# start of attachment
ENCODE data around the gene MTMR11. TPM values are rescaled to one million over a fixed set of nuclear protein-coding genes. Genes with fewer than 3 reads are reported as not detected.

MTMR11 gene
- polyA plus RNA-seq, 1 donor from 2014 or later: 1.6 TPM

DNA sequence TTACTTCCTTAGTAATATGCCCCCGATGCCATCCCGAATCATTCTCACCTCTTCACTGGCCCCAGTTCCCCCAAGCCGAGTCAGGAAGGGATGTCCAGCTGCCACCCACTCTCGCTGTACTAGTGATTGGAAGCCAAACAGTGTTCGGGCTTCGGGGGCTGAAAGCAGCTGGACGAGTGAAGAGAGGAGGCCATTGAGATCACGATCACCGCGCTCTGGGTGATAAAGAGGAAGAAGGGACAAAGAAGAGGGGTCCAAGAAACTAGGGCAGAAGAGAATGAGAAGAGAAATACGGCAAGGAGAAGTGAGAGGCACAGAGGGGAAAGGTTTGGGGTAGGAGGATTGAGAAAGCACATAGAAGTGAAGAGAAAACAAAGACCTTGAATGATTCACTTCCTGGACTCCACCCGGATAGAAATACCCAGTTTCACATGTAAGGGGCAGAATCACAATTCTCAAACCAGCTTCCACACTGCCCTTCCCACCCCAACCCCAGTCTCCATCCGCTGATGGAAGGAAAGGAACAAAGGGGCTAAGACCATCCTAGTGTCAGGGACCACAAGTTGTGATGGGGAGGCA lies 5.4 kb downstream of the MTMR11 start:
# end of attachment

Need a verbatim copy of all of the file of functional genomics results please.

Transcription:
ENCODE data around the gene MTMR11. TPM values are rescaled to one million over a fixed set of nuclear protein-coding genes. Genes with fewer than 3 reads are reported as not detected.

MTMR11 gene
- polyA plus RNA-seq, 1 donor from 2014 or later: 1.6 TPM

DNA sequence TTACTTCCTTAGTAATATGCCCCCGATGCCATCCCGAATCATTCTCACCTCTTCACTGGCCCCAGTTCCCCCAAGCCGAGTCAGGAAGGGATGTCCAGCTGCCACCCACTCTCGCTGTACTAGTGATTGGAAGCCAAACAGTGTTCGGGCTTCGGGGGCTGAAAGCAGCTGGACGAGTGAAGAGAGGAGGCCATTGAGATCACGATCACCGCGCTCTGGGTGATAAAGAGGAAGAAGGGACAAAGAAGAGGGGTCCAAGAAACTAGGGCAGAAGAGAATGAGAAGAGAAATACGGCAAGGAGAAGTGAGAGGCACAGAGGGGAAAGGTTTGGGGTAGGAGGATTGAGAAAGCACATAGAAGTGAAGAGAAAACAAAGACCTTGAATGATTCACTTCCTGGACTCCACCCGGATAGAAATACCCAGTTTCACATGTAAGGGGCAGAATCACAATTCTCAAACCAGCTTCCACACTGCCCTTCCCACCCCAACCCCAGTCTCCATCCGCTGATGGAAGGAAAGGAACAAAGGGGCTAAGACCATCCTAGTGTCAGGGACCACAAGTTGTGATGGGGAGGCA lies 5.4 kb downstream of the MTMR11 start: